It is pernicious to regard prejudiced views within migrant communities as exclusive to either them or their cultures
Monday December 10, 2007
"In October, a promising young Iranian-German footballer, Ashkan Dejagah, refused to go to Israel to play for the German under-21 team in a European qualifier. Dejagah, who was born in Iran and came to Germany as a child, claimed if he went to Israel he might be denied entry into Iran. His decision not to go sparked accusations of antisemitism from German Jewish groups alongside calls from some politicians that he be dropped from the team (after some deliberation, German officials decided to keep him on the team).
The debate that followed shed light on how much you have to know, and how much you have to forget, to become German in some eyes, and laid some ground rules for Dejagah's inclusion and integration. "Whoever represents Germany, whether a native German or an immigrant, has to identify with the history and culture of our society," said Ronald Pofalla, the general secretary of the conservative Christian Democrats. "If he does not want to do so out of personal political reasons, then that national jersey should be removed.".......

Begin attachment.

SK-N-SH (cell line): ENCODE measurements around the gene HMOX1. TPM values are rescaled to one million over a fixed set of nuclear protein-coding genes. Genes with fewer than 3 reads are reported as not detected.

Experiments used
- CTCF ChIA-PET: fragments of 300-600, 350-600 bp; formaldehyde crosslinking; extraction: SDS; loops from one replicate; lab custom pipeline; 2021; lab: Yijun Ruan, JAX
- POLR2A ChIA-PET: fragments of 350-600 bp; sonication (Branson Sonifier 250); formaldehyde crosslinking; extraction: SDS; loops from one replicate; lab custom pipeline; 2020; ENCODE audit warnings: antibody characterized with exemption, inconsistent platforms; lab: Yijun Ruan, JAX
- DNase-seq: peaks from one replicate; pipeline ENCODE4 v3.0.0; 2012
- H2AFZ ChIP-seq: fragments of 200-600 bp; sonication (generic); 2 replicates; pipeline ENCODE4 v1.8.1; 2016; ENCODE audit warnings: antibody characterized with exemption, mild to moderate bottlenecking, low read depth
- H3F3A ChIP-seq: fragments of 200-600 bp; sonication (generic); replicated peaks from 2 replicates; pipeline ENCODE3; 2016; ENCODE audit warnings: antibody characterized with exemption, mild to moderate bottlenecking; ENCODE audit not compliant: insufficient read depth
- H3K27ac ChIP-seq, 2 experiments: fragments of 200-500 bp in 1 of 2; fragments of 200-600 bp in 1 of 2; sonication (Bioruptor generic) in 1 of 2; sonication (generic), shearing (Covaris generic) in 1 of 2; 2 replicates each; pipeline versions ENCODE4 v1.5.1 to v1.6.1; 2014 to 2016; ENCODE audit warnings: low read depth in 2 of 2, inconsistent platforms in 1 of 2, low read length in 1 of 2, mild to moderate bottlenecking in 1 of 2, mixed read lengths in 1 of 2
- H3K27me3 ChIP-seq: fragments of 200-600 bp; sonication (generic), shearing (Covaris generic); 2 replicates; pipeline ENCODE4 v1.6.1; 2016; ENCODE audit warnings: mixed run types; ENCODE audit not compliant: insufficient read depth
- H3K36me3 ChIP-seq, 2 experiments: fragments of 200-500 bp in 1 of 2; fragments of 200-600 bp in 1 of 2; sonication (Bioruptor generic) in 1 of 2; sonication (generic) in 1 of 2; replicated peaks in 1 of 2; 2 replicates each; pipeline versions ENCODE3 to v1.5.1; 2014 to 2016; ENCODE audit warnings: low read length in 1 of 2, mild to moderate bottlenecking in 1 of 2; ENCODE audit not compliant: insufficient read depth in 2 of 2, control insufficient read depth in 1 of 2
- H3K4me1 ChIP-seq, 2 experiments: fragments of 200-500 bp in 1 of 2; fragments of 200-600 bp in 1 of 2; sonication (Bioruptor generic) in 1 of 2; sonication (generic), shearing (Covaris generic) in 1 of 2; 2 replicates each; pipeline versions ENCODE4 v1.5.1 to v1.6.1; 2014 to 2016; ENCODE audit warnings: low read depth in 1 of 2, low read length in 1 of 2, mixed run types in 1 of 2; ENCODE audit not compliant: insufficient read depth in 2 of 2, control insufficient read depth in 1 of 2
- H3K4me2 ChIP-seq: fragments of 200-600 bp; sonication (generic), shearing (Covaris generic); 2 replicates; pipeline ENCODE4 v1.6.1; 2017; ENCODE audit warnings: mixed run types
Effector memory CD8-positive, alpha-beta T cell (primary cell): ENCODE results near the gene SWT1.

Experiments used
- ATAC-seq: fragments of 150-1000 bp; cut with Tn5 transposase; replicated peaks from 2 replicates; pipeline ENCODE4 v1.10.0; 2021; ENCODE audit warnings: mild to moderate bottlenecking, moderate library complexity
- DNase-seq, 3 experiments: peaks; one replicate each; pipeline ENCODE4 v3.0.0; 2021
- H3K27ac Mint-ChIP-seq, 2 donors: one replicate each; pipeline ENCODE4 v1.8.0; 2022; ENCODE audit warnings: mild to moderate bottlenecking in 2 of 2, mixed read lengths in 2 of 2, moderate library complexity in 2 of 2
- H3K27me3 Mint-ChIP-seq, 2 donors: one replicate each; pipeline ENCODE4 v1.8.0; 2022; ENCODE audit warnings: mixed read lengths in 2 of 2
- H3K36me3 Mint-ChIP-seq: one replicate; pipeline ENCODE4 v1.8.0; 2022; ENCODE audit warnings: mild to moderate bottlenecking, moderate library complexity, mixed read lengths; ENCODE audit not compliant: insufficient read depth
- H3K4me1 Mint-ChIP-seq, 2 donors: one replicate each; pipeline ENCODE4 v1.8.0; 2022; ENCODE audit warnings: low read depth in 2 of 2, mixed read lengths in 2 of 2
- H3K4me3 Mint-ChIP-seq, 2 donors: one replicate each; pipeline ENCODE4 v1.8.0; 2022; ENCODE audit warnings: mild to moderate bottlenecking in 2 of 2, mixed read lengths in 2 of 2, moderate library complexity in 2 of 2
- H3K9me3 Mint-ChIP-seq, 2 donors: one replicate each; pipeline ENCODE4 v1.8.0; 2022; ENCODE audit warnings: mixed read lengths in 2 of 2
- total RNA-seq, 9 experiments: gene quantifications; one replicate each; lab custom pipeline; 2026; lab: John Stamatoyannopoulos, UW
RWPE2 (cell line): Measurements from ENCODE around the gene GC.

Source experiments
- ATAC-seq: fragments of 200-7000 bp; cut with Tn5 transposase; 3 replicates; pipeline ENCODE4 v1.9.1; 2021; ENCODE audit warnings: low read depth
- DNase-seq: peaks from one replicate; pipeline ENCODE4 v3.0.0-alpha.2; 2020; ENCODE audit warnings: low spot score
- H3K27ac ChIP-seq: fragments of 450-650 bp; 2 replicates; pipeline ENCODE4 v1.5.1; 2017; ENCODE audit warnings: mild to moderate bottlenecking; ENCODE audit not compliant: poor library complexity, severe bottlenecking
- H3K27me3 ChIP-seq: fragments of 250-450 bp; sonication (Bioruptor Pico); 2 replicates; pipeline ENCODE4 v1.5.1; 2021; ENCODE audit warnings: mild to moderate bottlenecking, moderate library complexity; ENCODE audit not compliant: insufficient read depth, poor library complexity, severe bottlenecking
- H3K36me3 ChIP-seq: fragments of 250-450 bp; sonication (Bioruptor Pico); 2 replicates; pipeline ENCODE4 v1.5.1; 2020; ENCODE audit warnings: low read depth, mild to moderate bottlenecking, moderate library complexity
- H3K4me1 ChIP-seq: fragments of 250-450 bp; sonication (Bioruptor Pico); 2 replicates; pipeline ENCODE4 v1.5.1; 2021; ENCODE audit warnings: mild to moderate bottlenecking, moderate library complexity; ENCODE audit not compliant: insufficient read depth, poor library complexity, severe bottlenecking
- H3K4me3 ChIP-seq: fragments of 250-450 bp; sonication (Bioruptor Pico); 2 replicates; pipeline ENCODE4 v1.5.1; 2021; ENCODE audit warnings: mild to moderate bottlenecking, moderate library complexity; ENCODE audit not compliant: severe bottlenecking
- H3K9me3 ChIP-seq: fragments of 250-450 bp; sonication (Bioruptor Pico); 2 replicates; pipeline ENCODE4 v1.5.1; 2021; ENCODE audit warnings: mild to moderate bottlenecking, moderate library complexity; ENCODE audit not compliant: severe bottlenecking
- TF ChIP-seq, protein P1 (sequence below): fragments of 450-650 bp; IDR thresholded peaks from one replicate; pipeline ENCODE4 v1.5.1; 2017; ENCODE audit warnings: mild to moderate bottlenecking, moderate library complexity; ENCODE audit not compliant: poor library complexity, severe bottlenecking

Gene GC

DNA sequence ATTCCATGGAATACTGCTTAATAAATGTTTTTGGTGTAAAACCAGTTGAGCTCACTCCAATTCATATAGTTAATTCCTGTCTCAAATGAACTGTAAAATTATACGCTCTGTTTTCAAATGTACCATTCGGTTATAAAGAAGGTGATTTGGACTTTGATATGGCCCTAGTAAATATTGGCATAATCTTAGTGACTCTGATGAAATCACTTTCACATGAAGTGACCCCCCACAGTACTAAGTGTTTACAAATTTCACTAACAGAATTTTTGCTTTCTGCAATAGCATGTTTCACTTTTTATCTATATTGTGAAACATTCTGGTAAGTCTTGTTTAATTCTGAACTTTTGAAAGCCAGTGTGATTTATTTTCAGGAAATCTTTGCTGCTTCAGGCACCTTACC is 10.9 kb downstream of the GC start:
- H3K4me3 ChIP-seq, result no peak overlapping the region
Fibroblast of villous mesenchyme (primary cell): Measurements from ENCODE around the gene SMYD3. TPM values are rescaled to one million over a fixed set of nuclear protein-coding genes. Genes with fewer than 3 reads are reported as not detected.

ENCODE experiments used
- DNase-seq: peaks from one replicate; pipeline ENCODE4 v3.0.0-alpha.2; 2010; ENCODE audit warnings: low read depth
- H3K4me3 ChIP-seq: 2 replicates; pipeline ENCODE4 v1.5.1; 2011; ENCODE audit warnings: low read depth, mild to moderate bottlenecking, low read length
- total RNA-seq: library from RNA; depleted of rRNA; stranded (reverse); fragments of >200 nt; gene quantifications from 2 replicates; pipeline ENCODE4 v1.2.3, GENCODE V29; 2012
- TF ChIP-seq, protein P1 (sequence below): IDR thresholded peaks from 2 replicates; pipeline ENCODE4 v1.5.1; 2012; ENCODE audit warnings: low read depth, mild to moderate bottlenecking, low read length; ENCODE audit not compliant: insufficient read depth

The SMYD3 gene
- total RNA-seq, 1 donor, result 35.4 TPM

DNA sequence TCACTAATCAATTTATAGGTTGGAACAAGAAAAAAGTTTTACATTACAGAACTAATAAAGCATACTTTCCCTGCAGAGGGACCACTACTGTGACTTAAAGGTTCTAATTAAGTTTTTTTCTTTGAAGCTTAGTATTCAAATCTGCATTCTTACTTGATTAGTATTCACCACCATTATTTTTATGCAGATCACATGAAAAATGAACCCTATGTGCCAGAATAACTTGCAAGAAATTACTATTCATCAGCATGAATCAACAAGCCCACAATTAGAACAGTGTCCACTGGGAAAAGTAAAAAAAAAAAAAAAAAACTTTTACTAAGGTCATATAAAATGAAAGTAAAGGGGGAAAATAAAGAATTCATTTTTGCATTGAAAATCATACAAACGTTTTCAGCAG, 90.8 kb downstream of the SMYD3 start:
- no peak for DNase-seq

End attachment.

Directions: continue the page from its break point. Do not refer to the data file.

Herein lies the problem with Enlightenment values, as they have been promoted in recent years. The values are fine. But those who champion them most fervently also do so most selectively. They embrace Muslim women campaigning against sexism, but ignore those fighting racism, Islamophobia or war. They attack Muslim fundamentalist homophobes on housing estates, but align themselves with Christian fundamentalist homophobes in the White House. They demand secularism and assimilation, but view every action by Muslims and immigrants as essentially foreign or religious. In short, they see their own attributes and others' flaws through a magnifying glass. No wonder their vision of the world is so distorted. "